Extensions of Progressions and Projections This is one of the obsessions of the artist who, in 2008, wrote : “I have been working for many years, in fact, on perceptual phenomena. […] Generally speaking, I am exploring that experience which viewers have when they find themselves in the presence of a natural—yet constructed— optical phenomenon, one in which they perceive surprising representations of their environment.” Gnass is one of those artists who constantly strives to be innovative. Indeed some critics have referred to him as an “inventor.” Pierre Restany, for instance, dubbed him an “artist of the mirage” in a text he wrote on Projections ; Louise Déry, for her part, described him as an artist geometrician in the catalogue she devoted to his work (she invited five other authors to contribute). In short, we could say that Gnass is always trying to solve the artistic problems that obsess him and that he, as a seasoned inventor, considers all means of plastic expression to be valuable. “My main interest in alternating means of expression resides in the possibility of imparting to the work a new dynamism and a clearer message for the receiver.” Ground Zero, a photograph that belongs in the Projections series, clearly demonstrates Gnass’s interest in political issues. Moreover, since 2005 he has been devoting more attention to the concept of collective memory (previously explored in the series on the theme of war). Ground Zero seems, therefore, to have been one of those beams that converged to create the recent series entitled La multitude déchue, begun in 2008. Here again we find “superimposed” images. Their accumulation is transformed, this time around, into juxtaposed posters displayed in the public arena. But this is another story, of which more later. . .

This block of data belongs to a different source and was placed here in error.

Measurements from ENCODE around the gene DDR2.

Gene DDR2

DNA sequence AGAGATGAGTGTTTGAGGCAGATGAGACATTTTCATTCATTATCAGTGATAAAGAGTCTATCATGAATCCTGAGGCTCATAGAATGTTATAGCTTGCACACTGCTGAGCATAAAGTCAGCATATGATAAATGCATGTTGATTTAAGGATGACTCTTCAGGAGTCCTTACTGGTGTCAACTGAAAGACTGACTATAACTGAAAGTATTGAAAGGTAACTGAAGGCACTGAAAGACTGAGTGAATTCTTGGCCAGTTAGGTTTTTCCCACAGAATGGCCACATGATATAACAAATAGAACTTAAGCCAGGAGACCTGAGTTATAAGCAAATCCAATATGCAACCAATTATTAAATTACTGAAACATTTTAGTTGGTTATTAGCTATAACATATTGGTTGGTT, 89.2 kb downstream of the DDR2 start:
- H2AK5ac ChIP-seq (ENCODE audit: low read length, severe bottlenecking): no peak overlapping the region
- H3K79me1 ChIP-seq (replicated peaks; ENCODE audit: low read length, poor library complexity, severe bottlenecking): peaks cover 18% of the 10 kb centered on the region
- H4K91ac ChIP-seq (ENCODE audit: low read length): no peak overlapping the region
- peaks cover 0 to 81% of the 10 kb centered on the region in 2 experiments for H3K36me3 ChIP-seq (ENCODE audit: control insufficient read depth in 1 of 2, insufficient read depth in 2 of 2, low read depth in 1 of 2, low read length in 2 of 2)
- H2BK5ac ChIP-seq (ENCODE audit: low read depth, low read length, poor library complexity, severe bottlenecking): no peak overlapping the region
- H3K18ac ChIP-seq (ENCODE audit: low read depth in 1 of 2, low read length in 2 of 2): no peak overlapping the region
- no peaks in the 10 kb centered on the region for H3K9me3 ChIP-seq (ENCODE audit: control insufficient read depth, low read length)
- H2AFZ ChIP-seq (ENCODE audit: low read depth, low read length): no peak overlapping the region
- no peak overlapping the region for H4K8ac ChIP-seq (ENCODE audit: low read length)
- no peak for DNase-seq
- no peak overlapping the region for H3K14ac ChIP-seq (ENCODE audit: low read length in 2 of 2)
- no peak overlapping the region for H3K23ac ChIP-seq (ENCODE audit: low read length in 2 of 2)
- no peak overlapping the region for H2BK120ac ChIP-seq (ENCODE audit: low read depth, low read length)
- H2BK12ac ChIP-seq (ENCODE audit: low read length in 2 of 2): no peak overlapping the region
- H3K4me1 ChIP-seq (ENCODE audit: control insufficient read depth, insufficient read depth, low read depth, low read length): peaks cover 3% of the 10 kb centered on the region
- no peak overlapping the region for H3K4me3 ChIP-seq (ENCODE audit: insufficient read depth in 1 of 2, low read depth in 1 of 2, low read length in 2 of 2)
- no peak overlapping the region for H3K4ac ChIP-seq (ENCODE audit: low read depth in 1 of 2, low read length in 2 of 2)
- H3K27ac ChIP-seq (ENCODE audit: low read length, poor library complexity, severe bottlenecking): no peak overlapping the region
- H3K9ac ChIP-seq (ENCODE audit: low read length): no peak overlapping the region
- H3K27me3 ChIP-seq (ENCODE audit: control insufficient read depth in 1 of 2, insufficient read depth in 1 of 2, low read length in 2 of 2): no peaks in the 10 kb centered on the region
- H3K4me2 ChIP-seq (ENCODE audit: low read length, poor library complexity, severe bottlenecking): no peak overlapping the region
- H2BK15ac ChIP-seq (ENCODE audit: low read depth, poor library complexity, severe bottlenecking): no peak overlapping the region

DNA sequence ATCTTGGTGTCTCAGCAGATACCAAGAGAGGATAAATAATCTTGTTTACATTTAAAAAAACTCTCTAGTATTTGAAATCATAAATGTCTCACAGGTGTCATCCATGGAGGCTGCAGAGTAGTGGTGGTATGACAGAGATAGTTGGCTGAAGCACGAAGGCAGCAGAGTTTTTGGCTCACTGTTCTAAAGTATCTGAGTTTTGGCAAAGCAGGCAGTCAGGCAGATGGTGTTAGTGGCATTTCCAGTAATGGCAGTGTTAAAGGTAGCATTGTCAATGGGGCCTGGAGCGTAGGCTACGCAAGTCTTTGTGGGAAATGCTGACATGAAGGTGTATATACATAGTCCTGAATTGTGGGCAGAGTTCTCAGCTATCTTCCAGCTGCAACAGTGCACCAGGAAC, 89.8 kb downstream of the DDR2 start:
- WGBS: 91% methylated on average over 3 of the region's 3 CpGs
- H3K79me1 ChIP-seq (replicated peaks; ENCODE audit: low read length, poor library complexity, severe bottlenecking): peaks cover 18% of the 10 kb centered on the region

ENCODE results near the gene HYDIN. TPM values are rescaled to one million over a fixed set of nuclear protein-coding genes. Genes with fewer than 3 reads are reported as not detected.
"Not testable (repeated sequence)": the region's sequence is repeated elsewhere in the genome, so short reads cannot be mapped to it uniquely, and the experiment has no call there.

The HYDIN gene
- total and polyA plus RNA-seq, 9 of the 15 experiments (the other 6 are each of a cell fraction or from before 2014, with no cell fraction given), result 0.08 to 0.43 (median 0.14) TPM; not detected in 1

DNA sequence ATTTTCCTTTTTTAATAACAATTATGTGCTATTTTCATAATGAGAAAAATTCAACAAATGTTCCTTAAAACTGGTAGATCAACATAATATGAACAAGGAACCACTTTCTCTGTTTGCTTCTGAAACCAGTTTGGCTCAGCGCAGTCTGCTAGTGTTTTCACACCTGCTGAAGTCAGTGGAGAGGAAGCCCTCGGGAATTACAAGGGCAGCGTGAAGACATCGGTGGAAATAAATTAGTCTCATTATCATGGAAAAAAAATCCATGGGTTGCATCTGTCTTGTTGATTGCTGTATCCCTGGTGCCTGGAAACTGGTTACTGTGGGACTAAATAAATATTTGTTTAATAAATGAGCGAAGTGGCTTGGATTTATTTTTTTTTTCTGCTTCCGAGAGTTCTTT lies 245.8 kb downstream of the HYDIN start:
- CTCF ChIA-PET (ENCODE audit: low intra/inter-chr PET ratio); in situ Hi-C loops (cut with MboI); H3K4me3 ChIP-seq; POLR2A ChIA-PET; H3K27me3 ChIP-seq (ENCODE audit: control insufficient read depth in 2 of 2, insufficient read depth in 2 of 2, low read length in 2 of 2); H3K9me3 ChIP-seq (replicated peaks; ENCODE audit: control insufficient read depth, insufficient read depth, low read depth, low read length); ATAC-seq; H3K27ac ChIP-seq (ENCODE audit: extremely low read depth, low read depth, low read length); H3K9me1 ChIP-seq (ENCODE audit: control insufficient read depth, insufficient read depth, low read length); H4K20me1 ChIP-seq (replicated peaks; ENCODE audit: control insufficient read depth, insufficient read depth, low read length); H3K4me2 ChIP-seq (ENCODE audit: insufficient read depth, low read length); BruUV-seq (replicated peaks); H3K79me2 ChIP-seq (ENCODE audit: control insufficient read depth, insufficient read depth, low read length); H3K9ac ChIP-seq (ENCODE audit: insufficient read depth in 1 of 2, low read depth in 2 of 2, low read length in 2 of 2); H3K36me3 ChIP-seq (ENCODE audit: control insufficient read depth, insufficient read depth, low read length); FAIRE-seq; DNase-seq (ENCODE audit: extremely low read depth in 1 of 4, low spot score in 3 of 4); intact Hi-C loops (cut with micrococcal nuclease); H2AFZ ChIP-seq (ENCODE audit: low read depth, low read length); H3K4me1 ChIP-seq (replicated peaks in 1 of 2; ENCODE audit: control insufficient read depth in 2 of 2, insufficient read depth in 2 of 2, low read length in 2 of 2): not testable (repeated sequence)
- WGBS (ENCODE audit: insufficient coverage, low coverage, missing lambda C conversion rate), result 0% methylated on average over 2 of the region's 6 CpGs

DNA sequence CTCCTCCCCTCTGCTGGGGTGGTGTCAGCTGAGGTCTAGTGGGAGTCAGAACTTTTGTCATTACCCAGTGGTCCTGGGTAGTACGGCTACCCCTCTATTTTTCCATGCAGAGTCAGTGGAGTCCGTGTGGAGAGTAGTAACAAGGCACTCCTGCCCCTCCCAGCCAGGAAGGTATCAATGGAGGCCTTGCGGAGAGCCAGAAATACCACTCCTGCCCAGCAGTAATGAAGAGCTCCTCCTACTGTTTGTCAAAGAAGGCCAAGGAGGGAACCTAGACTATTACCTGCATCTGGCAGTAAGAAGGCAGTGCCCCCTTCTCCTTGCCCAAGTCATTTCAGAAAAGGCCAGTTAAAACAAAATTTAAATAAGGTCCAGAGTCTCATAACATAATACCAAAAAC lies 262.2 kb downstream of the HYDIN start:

Christine Bernier

Christine Bernier is Professor specialized in museum studies and contemporary art, and chair of the Department of Art History and Cinema Studies in University of Montreal. She has been in charge of the Travelling Exhibitions Program and the Education Department at the Montreal Museum of Contemporary Art. Christine Bernier is the author of L’art au Musée. De l’œuvre à l’institution published in Paris at l’Harmattan in 2002.